A quarter past one now struck, and the bell began tolling for dinner; so they went into the hall and took their places, Tom at the very bottom of the second table, next to the praepostor (who sat at the end to keep order there), and East a few paces higher. And now Tom for the first time saw his future school-fellows in a body. In they came, some hot and ruddy from football or long walks, some pale and chilly from hard reading in their studies, some from loitering over the fire at the pastrycook's, dainty mortals, bringing with them pickles and saucebottles to help them with their dinners. And a great big-bearded man, whom Tom took for a master, began calling over the names, while the great joints were being rapidly carved on the third table in the corner by the old verger and the housekeeper. Tom's turn came last, and meanwhile he was all eyes, looking first with awe at the great man, who sat close to him, and was helped first, and who read a hard-looking book all the time he was eating; and when he got up and walked off to the fire, at the small boys round him, some of whom were reading, and the rest talking in whispers to one another, or stealing one another's bread, or shooting pellets, or digging their forks through the tablecloth. However, notwithstanding his curiosity, he managed to make a capital dinner by the time the big man called "Stand up!" and said grace.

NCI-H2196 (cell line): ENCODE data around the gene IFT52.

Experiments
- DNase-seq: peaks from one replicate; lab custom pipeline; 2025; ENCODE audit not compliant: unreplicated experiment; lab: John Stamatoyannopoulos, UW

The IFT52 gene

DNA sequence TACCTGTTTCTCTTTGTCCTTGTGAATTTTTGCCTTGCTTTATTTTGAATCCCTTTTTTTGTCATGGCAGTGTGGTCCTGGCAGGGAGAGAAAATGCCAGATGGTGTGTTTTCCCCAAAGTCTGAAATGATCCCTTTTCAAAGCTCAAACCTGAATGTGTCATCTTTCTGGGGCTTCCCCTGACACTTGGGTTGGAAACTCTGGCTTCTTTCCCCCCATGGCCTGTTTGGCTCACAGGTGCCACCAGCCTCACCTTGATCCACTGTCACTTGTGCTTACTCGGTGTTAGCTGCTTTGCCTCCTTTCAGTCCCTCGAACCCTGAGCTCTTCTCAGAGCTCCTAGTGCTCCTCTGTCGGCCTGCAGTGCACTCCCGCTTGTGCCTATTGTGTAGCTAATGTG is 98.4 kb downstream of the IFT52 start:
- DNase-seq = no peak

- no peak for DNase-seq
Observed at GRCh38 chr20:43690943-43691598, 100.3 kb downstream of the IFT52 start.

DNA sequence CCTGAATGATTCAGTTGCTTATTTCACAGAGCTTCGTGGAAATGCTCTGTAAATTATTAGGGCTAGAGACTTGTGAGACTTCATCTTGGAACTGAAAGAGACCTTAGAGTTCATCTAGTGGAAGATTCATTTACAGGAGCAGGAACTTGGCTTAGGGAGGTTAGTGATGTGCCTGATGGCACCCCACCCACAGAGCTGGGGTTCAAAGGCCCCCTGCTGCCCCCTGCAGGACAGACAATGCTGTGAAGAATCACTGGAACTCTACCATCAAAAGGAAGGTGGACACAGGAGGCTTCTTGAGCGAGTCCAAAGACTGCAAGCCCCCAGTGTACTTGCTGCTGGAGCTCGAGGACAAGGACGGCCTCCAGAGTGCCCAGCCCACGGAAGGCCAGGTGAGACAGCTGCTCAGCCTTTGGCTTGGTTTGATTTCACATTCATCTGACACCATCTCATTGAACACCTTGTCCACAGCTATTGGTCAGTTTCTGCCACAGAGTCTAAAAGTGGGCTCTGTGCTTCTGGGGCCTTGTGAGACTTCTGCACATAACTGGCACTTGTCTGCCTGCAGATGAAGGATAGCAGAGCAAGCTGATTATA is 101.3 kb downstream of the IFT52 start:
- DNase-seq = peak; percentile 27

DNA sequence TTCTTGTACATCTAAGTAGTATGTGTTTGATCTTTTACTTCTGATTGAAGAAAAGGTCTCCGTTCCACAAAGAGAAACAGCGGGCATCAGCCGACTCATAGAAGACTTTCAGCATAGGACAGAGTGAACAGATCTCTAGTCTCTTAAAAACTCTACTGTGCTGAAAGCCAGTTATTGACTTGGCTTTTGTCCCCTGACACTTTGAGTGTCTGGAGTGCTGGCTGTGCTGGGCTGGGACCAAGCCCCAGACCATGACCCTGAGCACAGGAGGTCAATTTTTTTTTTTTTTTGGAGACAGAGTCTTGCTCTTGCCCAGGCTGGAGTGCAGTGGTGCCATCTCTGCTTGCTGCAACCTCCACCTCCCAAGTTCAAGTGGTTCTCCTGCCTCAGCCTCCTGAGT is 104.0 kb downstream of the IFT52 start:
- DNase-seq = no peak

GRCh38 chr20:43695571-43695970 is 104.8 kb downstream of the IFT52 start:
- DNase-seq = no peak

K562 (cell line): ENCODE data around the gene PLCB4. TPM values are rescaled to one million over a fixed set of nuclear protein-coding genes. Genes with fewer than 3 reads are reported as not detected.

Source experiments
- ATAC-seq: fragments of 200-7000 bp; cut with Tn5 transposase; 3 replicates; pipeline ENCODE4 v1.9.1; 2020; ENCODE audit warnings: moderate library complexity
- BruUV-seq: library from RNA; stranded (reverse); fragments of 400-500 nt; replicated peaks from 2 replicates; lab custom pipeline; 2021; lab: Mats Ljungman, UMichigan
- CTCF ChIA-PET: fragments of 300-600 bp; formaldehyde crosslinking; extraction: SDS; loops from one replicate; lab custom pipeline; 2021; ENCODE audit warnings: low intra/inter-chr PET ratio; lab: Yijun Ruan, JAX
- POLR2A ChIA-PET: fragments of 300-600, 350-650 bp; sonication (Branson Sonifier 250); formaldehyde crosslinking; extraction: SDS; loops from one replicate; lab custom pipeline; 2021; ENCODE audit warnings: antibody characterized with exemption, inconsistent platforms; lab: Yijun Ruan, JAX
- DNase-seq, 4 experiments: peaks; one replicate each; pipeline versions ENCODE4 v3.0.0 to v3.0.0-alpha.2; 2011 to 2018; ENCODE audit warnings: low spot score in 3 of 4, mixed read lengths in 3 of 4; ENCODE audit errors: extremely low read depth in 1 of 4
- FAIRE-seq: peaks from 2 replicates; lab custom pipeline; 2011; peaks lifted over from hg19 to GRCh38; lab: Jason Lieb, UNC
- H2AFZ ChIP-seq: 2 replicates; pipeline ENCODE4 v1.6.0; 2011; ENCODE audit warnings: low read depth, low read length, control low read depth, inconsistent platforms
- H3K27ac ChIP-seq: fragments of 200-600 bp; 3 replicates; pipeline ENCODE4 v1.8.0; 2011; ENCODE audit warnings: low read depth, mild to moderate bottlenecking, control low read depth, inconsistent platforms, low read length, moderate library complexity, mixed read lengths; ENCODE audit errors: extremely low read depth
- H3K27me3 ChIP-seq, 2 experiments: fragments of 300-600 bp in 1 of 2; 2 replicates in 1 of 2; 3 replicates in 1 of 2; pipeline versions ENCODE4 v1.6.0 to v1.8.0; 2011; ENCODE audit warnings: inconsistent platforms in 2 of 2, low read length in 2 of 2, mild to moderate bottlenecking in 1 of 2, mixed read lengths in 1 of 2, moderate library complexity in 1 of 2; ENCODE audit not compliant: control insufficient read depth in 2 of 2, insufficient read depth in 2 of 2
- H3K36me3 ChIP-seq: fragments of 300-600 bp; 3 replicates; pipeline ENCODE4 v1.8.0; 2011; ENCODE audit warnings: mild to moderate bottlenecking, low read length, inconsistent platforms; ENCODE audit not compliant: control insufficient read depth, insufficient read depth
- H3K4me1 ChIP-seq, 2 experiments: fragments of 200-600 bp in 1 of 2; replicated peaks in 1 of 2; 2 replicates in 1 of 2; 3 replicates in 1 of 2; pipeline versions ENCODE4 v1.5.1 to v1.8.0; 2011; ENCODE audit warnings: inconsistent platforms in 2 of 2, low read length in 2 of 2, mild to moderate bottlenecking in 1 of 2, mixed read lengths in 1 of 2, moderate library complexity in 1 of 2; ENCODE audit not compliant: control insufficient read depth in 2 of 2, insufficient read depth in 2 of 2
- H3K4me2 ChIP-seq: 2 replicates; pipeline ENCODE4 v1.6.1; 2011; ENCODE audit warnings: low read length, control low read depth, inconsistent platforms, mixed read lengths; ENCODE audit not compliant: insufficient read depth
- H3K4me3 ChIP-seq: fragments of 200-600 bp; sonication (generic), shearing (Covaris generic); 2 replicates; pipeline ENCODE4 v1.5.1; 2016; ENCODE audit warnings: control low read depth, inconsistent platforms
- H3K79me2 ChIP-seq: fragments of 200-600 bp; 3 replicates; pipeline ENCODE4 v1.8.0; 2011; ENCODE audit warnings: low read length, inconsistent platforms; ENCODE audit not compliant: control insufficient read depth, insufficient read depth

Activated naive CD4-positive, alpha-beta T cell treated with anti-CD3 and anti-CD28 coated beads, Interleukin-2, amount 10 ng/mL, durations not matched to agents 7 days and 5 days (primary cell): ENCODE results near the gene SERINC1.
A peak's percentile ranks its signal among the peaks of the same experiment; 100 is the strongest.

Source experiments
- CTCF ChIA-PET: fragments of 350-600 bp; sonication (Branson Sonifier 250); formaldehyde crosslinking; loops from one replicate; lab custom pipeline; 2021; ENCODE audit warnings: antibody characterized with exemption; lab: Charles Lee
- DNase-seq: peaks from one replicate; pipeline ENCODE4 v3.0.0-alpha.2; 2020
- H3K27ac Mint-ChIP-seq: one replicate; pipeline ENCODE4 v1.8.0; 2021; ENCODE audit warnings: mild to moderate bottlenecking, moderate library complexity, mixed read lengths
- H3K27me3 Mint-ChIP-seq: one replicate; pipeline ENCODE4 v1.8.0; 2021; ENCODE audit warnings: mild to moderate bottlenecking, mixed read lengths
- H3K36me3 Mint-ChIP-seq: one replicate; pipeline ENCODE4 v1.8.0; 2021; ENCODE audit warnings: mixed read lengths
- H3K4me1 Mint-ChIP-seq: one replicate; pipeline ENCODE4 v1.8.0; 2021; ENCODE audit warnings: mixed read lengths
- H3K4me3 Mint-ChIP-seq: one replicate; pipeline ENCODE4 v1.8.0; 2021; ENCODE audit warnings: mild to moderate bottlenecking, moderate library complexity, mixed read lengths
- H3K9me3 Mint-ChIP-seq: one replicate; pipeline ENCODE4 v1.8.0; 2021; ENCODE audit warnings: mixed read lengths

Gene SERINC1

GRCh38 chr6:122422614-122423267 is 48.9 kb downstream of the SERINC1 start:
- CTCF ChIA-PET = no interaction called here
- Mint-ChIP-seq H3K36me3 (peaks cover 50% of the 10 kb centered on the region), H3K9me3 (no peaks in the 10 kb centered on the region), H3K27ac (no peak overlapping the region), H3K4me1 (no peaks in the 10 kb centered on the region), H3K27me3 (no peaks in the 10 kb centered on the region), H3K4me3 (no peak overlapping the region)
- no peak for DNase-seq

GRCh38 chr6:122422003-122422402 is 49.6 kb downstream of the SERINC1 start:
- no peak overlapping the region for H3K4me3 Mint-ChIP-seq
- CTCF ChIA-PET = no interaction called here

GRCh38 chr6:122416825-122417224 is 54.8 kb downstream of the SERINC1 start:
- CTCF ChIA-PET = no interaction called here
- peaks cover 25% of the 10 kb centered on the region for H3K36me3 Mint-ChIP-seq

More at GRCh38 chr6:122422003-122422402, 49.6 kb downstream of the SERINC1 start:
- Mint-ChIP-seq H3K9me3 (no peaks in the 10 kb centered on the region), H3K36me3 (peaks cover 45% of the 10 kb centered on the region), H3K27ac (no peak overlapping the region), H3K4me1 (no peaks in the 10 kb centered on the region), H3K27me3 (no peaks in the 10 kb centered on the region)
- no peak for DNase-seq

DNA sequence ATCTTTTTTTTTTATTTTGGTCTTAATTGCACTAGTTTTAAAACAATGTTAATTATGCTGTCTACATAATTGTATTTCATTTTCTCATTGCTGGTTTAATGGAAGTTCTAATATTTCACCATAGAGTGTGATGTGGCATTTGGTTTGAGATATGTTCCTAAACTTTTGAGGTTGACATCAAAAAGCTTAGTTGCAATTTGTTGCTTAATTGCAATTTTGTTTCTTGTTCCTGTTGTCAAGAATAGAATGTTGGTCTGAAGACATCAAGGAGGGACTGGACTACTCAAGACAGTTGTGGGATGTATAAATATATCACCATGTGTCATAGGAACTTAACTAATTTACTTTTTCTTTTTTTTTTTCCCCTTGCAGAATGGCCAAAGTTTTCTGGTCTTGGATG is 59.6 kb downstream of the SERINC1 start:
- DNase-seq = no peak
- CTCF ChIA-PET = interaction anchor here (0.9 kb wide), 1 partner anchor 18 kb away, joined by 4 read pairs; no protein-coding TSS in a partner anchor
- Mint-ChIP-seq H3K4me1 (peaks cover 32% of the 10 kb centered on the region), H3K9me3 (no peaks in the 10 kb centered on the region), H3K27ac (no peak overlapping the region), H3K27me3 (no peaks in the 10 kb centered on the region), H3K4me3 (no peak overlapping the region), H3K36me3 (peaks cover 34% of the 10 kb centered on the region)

As soon as dinner was over, and Tom had been questioned by such of his neighbours as were curious as to his birth, parentage, education, and other like matters, East, who evidently enjoyed his new dignity of patron and mentor, proposed having a look at the close, which Tom, athirst for knowledge, gladly assented to; and they went out through the quadrangle and past the big fives court, into the great playground.